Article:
Anthony Doerr’s All The Light We Cannot See

All The Light We Cannot SeeAnthony Doerr’s 2014 Pulitzer prize-winning novel All The Light We Cannot See manages a difficult balancing act. First, and most conspicuously, are the multiple narratives. There is Marie-Laure LeBlance, a young, blind girl, and her devoted father, a locksmith and tinkerer, who are desperately trying to survive in occupied France. Then there is the equally young Werner Pfennig, a German orphan, possibly an albino, whose intelligence enables him to escape his destiny in the coal-mining town of Zollverein, but only by committing his service to the Nazis and gradually losing his innocence. Then there are the multiple timelines: Doerr begins after the conquest of France and then rewinds his narrative to fill in the pertinent background details, and will even – in a move reminiscent of Ian McEwan’s Atonement – conclude by time-warping his reader to the present day, a half-century after World War II, to catch us up on his characters’ fates.

For the most part, these difficult gambles pay off. The narrative moves with nary a hitch backwards and forwards through time, and the reader, attached to the characters from the outset, eagerly turns page after page. Even the more outlandish plot elements and coincidences – a 100-plus karat diamond that may or not be cursed, the fact that most of the villains have some conspicuous physical deformity, even as the protagonists have physical handicaps – do not, ultimately, interfere with the story or our appreciation of it. Doerr manages to be sentimental, even romantic, without breaking the spell he casts on us, and for that he is to be applauded.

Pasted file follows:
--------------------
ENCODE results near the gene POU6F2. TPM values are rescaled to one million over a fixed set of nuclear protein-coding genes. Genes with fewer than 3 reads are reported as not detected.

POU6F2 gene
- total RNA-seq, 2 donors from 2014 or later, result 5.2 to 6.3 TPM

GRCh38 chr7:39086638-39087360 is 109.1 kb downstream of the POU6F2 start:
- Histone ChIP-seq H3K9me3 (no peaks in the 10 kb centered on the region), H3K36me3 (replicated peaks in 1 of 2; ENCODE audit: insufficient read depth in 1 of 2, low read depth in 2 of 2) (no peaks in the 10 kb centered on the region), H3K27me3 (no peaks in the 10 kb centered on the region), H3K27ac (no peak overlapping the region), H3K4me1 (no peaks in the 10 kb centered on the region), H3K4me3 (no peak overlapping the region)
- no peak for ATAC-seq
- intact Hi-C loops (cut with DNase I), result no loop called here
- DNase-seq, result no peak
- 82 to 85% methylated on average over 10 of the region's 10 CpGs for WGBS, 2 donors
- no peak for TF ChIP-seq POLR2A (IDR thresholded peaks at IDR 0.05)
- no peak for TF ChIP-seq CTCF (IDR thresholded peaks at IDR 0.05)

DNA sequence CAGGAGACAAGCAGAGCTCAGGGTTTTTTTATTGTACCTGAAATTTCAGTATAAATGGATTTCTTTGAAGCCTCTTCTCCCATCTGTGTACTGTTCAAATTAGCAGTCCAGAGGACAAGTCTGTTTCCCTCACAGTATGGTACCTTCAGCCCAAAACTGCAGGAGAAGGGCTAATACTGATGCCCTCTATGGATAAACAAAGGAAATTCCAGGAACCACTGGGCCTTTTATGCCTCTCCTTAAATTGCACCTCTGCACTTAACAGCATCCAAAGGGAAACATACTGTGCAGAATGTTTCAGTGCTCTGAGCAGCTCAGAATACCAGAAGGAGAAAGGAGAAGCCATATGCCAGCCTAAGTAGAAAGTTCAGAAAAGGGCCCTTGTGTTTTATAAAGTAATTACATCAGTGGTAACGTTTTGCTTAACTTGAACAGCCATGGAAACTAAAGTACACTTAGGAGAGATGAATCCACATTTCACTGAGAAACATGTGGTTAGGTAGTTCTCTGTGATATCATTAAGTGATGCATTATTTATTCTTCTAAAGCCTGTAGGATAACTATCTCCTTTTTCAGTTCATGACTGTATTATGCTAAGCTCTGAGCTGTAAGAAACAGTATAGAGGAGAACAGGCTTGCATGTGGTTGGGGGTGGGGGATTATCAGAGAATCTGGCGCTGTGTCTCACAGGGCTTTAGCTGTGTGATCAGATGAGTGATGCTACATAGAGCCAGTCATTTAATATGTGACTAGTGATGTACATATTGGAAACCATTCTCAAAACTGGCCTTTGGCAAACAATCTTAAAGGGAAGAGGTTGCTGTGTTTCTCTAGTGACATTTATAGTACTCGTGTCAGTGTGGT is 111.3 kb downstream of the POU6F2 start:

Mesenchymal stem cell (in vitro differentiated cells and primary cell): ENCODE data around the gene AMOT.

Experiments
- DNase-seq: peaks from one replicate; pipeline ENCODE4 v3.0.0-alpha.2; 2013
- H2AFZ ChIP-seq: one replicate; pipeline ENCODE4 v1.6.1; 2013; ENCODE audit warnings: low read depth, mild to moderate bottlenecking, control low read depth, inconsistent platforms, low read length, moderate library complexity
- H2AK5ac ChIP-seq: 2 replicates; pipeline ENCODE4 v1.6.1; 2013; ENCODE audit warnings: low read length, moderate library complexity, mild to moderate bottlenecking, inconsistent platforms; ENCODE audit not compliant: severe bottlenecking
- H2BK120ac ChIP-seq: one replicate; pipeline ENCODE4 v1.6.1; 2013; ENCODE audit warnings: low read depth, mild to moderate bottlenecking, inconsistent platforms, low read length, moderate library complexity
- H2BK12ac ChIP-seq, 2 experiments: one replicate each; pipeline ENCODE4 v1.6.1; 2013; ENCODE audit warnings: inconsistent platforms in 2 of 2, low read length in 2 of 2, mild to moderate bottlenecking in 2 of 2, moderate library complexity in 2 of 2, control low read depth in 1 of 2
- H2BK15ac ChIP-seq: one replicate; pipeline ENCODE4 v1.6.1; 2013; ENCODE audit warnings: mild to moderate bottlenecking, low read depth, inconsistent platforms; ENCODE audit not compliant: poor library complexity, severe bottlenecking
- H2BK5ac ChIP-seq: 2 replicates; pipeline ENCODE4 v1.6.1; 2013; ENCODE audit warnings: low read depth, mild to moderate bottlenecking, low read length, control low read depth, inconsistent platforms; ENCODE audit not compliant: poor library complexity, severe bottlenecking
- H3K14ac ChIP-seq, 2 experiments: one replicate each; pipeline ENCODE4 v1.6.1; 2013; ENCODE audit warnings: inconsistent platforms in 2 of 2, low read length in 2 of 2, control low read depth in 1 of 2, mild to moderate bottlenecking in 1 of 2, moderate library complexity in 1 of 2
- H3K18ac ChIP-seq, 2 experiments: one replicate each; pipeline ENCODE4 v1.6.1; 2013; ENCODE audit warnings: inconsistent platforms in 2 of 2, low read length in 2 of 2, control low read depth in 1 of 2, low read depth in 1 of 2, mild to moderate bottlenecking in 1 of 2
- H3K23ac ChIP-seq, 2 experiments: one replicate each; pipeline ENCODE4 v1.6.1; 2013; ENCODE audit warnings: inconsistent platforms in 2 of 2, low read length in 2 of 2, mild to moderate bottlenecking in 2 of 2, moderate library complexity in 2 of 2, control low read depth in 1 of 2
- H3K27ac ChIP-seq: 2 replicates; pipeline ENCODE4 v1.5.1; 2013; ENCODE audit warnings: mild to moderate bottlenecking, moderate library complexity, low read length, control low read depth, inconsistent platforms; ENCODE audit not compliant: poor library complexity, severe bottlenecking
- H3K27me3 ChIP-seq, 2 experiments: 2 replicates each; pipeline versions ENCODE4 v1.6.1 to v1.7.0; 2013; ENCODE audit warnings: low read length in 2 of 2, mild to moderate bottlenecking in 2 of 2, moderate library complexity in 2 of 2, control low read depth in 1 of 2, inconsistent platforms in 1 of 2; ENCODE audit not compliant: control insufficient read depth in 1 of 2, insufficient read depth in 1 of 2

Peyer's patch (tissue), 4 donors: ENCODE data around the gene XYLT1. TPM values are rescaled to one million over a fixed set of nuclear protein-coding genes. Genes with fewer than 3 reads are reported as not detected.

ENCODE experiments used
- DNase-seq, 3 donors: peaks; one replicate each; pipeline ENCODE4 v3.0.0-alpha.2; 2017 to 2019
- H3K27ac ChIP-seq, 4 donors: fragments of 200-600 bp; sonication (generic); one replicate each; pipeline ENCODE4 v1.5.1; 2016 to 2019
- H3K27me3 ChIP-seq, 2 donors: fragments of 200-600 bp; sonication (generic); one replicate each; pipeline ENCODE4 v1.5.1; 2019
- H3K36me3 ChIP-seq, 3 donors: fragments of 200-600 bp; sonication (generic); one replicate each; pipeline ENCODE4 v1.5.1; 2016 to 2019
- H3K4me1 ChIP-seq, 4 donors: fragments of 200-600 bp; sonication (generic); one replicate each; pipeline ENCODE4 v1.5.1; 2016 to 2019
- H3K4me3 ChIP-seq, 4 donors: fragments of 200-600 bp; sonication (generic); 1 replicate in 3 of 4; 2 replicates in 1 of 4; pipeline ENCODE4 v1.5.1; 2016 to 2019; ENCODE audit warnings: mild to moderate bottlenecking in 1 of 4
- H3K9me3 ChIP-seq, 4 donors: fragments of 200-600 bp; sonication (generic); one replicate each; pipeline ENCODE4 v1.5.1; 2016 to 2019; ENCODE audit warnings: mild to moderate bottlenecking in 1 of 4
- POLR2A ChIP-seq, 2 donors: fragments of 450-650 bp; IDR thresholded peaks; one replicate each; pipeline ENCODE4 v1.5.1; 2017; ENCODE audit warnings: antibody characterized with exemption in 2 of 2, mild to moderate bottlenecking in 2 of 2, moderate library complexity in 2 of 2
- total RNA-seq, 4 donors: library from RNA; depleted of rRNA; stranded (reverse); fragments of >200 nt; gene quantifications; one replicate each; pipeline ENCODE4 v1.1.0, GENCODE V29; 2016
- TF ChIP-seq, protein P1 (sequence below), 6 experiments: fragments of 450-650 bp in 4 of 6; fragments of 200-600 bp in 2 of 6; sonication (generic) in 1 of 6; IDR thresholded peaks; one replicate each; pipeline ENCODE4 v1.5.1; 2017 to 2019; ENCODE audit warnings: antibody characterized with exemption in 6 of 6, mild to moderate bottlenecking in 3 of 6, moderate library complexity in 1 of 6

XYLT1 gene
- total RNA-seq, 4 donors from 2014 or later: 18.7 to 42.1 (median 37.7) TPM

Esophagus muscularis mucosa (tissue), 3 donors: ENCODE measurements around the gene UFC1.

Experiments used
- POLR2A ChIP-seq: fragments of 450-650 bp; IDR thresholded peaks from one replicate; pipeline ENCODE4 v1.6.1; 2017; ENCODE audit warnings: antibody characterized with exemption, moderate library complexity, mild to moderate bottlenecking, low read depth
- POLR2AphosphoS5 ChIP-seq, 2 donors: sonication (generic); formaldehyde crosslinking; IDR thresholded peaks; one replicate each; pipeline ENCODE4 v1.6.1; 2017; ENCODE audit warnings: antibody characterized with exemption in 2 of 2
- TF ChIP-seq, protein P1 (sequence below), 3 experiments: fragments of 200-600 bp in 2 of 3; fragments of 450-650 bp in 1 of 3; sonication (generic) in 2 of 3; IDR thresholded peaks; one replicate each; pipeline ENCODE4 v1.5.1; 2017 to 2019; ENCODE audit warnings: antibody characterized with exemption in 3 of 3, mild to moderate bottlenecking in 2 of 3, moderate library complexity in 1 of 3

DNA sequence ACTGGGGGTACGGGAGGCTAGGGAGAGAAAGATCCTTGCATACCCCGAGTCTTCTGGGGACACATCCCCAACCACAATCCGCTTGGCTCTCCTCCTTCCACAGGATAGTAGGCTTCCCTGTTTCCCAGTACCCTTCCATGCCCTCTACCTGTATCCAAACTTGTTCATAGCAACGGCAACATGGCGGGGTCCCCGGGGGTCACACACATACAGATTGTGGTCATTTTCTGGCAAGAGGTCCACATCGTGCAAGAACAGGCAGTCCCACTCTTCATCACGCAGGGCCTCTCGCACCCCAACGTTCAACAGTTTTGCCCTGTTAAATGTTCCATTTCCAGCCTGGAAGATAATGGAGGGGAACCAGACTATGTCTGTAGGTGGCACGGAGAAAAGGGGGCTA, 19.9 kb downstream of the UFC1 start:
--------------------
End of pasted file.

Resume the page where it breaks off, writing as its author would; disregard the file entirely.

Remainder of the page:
But – and there is a glaring but, come novel’s end – there is a terrible lack of dramatic heft that gradually becomes unbearable. This is World War II, as dramatic a conflict as history can provide, and yet never does Doerr convince us that the stakes are very high. A central character is killed, for example, and the novel passes over his death as gingerly as it has moved from chapter to chapter throughout the book. There are notably few deaths depicted in the book, and those few that are certainly are meant to lend gravitas to the narrative, but something in the telling falls short. A review in The New Republic attributes this to Doerr’s unwillingness to assign blame: war itself becomes a villain, a force unto itself that sweeps up everyone, Allied and Nazi alike, in its whirlwind, but this, I think, is only partially fair. It is the natural inclination of novelists to probe for humanity, even among Nazis, and despite the failings the New Republic review attributes to him, Doerr does manage a chilling portrayal of the Nazi propaganda machine, and something of the ruthlessly effective methods they employed to stamp out “weakness” (read: kindness, compassion, empathy) in their future recruits.

What really prevents All The Light We Cannot See from attaining to its high promise may ultimately be its young protagonists, who are either too naive or too good to serve as very adequate windows into this period in history. Whatever emotional complexity the novel might have possessed cannot be sustained through them. Or perhaps Doerr, despite his obvious and enviable talents, ultimately gave preference to his page-turner of a story at the expense of whatever literary ambitions it might have otherwise fulfilled.